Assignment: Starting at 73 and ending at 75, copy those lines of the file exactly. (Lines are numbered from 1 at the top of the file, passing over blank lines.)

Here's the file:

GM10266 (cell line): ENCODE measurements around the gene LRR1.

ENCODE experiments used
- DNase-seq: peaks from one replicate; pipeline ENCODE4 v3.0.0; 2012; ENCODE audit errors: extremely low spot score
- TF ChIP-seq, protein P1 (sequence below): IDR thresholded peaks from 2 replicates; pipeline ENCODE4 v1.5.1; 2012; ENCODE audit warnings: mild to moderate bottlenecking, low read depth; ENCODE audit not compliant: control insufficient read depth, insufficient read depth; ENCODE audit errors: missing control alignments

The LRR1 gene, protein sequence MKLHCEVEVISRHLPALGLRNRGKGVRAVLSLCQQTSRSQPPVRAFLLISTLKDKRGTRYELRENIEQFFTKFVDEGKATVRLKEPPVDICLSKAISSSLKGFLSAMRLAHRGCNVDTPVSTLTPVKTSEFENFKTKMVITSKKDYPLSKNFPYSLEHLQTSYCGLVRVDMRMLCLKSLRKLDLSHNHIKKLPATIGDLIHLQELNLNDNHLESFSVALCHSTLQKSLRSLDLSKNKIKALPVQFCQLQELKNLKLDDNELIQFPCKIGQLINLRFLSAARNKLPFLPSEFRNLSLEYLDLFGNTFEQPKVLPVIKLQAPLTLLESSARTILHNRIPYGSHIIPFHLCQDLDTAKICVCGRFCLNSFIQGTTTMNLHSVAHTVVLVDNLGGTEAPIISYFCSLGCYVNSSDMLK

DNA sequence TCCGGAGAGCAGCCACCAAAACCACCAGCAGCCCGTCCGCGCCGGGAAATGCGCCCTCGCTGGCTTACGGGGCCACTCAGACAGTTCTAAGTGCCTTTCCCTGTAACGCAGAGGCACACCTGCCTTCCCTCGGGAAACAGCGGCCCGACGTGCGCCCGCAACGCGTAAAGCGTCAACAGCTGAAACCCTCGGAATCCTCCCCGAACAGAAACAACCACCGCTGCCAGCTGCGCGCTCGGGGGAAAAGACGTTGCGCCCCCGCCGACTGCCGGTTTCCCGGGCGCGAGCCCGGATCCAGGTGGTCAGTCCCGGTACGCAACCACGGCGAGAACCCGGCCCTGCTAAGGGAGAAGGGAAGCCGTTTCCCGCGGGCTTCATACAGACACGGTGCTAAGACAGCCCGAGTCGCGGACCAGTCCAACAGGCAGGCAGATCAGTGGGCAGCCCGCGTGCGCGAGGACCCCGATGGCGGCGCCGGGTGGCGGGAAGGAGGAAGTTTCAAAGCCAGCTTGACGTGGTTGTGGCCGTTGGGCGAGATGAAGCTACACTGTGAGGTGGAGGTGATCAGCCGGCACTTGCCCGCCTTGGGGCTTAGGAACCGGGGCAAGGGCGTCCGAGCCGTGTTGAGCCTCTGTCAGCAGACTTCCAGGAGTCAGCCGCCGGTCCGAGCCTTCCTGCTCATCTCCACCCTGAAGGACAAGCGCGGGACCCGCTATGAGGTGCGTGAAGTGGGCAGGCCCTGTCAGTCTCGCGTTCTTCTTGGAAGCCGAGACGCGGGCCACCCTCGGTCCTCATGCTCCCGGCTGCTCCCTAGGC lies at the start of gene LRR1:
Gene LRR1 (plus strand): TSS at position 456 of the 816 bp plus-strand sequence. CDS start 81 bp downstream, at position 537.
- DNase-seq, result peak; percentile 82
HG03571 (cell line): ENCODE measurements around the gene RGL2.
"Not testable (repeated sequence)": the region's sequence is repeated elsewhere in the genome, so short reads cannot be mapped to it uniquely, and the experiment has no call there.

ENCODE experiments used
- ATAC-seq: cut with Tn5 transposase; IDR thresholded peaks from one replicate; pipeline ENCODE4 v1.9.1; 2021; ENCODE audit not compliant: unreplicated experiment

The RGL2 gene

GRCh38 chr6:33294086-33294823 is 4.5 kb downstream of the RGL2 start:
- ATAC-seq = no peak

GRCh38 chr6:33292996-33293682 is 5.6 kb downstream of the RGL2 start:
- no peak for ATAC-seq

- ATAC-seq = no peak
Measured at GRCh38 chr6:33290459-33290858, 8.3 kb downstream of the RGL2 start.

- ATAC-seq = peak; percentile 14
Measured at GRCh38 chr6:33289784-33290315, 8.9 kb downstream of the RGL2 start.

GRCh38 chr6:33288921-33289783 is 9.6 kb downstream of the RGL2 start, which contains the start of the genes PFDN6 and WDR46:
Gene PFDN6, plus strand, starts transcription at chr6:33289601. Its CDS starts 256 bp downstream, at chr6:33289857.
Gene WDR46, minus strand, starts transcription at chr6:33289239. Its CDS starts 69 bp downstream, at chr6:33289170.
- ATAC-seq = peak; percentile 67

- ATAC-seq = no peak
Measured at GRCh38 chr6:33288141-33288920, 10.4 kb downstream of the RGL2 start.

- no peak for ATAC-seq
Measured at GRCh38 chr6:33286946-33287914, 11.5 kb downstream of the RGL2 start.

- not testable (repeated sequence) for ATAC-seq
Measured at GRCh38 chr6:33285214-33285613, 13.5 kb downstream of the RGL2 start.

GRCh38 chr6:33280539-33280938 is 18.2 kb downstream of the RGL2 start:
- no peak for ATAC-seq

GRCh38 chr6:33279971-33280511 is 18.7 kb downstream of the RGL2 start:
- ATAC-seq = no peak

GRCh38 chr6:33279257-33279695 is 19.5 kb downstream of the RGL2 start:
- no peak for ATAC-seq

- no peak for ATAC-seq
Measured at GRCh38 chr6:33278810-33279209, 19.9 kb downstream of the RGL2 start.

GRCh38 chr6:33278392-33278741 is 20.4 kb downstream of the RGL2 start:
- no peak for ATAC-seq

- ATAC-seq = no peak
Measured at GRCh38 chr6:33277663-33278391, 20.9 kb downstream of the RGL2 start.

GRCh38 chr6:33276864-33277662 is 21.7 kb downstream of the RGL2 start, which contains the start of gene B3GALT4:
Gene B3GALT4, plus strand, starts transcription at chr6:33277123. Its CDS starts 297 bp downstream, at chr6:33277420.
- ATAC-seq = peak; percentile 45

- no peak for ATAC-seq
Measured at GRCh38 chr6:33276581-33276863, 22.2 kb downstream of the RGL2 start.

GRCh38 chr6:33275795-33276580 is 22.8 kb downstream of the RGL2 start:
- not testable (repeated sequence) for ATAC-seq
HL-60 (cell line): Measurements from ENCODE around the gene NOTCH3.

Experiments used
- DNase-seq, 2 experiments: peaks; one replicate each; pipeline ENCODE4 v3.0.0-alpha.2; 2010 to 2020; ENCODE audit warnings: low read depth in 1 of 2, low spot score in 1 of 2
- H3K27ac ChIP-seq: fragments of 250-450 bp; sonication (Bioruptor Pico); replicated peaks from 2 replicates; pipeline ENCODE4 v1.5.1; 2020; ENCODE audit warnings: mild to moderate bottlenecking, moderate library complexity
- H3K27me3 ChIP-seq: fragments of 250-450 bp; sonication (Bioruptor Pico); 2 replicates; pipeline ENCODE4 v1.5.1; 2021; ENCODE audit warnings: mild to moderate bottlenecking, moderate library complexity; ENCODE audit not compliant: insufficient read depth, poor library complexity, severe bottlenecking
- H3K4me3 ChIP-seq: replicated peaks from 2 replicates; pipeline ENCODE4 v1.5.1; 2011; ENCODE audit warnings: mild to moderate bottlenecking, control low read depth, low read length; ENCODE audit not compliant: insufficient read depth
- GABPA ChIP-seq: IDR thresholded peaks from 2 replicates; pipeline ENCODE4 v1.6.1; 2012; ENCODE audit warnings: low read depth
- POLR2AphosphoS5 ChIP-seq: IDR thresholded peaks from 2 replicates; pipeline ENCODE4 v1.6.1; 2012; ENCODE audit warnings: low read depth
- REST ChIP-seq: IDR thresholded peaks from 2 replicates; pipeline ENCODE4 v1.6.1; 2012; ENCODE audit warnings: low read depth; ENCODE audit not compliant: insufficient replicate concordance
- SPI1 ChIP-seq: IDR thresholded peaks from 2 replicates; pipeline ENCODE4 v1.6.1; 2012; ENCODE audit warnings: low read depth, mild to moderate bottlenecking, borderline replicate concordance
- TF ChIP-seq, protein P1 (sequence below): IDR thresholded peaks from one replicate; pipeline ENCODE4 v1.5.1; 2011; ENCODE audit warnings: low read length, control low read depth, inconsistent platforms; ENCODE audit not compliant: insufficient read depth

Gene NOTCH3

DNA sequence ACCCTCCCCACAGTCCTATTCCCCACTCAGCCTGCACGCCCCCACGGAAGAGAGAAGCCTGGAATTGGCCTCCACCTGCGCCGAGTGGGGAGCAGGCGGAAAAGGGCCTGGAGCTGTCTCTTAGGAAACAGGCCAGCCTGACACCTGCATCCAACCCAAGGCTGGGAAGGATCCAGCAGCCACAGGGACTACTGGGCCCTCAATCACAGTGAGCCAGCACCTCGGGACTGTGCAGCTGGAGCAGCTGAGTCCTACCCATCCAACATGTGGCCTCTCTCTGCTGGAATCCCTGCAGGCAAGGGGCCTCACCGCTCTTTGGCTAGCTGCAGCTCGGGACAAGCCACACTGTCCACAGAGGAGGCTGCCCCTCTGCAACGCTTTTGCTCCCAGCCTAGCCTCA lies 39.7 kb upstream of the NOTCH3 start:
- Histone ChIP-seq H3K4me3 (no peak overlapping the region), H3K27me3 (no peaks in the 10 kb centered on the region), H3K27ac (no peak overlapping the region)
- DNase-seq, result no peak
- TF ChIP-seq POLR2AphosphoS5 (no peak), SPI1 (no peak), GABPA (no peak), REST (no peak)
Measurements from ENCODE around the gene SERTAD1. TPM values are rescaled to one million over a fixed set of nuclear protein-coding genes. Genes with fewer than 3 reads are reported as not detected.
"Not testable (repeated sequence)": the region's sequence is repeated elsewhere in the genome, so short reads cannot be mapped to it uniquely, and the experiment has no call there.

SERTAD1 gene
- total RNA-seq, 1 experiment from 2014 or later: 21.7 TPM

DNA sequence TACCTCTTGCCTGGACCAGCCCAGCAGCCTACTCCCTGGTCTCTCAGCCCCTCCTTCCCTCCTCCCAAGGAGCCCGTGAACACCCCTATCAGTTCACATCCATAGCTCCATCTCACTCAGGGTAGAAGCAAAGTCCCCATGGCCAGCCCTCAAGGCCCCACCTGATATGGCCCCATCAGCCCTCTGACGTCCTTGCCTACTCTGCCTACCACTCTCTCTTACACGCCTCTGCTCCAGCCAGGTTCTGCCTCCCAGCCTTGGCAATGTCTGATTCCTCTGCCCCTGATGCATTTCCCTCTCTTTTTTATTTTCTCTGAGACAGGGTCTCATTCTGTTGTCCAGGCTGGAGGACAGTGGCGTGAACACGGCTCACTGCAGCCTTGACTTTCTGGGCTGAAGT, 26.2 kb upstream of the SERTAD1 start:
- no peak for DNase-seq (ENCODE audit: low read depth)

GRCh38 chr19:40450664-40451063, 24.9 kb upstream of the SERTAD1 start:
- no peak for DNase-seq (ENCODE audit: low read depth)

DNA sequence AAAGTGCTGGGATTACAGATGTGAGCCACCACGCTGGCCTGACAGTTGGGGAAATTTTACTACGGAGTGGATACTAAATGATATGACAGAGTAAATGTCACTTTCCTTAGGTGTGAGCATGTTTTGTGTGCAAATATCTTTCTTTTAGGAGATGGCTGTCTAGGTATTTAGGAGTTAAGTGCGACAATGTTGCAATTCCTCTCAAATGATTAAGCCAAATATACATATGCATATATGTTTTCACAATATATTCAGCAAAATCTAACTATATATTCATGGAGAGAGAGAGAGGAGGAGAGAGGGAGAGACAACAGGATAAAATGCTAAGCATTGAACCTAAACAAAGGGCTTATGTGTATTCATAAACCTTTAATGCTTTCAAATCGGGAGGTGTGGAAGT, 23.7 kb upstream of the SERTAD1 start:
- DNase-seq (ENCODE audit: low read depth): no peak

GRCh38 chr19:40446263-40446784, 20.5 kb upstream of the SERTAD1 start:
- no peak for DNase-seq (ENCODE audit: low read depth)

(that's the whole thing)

GRCh38 chr19:40450664-40451063, 24.9 kb upstream of the SERTAD1 start:
- no peak for DNase-seq (ENCODE audit: low read depth)

DNA sequence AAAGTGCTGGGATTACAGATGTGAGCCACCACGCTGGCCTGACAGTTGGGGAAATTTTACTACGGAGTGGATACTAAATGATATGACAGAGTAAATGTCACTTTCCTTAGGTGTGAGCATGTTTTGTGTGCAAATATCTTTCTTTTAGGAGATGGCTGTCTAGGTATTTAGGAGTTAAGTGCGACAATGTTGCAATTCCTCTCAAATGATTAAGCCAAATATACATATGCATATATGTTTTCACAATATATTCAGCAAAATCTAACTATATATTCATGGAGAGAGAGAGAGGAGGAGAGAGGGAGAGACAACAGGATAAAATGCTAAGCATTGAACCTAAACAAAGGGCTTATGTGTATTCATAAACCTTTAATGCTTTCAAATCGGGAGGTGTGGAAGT, 23.7 kb upstream of the SERTAD1 start: